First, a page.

Concealed Carry Corner: Concealed Carry At Home

    Concealed Carry Corner: Carrying At Home

    In this edition of Concealed Carry Corner, we’re discussing carrying on your person, while at home. Of all places that you should be able to feel comfortable, secure and safe, it may not actually be that safe after all.



    I grew up in a town of about 100,000 people. I was raised that if you wanted to ride your bike tomorrow, you put it away when you’re done with it, lest it get taken at night. We locked our doors because my parents knew what kind of crime took place. Doors and locks don’t always matter for determined adversaries, but typically, they’re looking for soft, easy targets.

    Concealed carry at home

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    My first job in law enforcement took me to a tiny town in comparison to my hometown. I responded to numerous calls of burglaries in which the homeowners admitted that they never locked their doors. They couldn’t understand why it had happened. Fortunately, in the incidents I responded to, the burglars in question didn’t have an interest in assaulting or murdering people. However, there are some out there that are interested in nothing but hurting or killing others. Some people are quick to say “give a bad guy whatever he wants” thinking only in material goods rather than saving their own life and limb. It’s hard to accurately define what any one intruder wants unless they tell you themselves, but who’s to say that they’ll not want more once they have what they came for? If someone has already risked going to prison by entering your home and stealing things and/or assaulting people, then how can we expect them to draw a line in the sand for themselves? The following video reveals a mother’s mindset in thinking that everything would be okay once she gave the invaders what they told her they wanted.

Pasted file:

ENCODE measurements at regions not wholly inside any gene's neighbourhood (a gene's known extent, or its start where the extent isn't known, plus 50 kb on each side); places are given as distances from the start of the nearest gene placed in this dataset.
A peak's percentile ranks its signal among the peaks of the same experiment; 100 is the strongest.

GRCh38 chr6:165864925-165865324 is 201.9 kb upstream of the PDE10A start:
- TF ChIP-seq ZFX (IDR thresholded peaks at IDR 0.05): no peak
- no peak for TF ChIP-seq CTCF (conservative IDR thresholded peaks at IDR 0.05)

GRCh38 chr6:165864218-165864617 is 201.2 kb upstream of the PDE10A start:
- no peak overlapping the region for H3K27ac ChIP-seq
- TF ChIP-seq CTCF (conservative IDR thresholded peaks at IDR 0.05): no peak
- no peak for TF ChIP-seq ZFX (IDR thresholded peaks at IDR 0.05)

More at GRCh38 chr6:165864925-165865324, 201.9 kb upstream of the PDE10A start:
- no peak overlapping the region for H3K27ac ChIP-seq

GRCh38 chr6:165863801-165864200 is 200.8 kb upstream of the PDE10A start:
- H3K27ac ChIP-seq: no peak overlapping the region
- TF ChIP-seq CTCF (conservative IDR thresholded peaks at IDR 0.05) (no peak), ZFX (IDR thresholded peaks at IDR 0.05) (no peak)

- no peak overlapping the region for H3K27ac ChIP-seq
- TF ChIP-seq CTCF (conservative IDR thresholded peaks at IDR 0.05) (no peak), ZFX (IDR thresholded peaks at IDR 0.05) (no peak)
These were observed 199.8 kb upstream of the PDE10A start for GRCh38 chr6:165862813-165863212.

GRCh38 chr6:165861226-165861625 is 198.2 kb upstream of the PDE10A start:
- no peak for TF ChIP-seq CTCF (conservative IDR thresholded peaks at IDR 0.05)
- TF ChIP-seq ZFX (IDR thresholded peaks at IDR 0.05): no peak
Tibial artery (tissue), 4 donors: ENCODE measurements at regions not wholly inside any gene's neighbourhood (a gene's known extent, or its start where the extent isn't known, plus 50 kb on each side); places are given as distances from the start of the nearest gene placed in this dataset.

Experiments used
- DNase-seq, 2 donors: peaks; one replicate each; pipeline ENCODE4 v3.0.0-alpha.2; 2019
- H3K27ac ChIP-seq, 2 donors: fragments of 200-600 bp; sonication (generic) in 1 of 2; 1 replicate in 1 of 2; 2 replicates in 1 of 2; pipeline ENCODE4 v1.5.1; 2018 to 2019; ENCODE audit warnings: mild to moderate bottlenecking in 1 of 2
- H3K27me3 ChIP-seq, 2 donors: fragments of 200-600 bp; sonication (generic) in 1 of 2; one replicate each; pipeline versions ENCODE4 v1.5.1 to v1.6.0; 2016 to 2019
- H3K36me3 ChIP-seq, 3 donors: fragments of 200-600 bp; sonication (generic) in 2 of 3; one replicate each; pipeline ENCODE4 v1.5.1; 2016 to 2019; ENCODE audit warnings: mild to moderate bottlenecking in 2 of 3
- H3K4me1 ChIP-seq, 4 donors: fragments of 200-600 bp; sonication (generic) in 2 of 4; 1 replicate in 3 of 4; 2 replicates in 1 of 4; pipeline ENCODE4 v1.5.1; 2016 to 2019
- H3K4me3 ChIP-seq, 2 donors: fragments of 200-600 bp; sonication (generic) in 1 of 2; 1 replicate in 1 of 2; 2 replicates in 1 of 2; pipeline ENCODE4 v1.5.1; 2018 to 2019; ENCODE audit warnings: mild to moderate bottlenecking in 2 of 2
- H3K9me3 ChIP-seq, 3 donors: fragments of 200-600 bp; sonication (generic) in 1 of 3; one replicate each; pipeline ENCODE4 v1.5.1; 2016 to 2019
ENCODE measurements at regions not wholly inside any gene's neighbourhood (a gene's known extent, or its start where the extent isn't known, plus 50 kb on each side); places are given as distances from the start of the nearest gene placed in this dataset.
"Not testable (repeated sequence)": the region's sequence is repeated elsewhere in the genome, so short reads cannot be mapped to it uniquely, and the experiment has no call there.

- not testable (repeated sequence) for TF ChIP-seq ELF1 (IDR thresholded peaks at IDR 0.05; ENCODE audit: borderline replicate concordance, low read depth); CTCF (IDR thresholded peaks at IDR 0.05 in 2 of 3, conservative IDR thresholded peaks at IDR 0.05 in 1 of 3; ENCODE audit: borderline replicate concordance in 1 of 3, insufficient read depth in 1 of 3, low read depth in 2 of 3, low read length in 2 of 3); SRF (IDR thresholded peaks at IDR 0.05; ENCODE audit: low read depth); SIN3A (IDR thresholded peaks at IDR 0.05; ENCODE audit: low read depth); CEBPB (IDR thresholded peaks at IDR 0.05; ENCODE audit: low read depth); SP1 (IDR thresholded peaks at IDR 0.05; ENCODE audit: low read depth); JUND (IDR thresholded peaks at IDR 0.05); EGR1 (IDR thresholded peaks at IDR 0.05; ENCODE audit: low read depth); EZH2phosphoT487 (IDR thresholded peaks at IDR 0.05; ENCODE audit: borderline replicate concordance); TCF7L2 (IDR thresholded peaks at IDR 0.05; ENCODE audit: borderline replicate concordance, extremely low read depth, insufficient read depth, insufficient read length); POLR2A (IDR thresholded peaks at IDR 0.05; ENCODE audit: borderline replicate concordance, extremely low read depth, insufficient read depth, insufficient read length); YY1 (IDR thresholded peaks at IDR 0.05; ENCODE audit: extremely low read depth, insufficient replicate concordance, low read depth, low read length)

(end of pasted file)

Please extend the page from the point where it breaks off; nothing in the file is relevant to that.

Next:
My home has a strange layout, so I’ve been carrying concealed at home so that no matter where I’m at inside or outside the home, if trouble arises, I can respond from where I am instead of having to go to a set spot to arm myself first. One day, for whatever reason, I’d forgotten to arm myself. A stranger came to the open garage door while I had just stepped inside from working in the garage. The kids were still in the garage and one of them came inside and told me “someone is here.” The man gave a bogus story about whom he was looking for and I was unable to help him. I didn’t fear him at the time and the encounter was harmless in the end, however, it was a wake-up call for me. His arrival was out of nowhere, unannounced and quick. I played the “what if” game in my head after he’d left. “What if he’d been a child abductor” or “what if he wanted something and didn’t care whom he hurt in the process of getting it?”

    As we’ve clarified in other Concealed Carry Corner editions, simply having a gun on you isn’t going to solve every encounter with evil people. Practice, training and preparing yourself mentally can help. However, there have also been good responses by armed homeowners. The following video from CTV News doesn’t show if the homeowner was armed or not, but the homeowner reacted quickly to force the door shut, which seemed to shut down the attack despite the assailant’s use of a shotgun.

    The next video from Fox News is lacking in details but documents the shooting of an intruder by the homeowner. It was reported that there were children in the home at the time. Defending children is a great motivating factor when it comes to protecting the home.

    It doesn’t appear that anyone was injured in this next video from WPTV News. The homeowner engaged the home invaders who quickly split once the shooting started. However, the homeowner’s pistol either jammed or ran empty as the slide can be seen stuck rearward. The invaders seemed to be searching for something (or someone) specifically before they were located.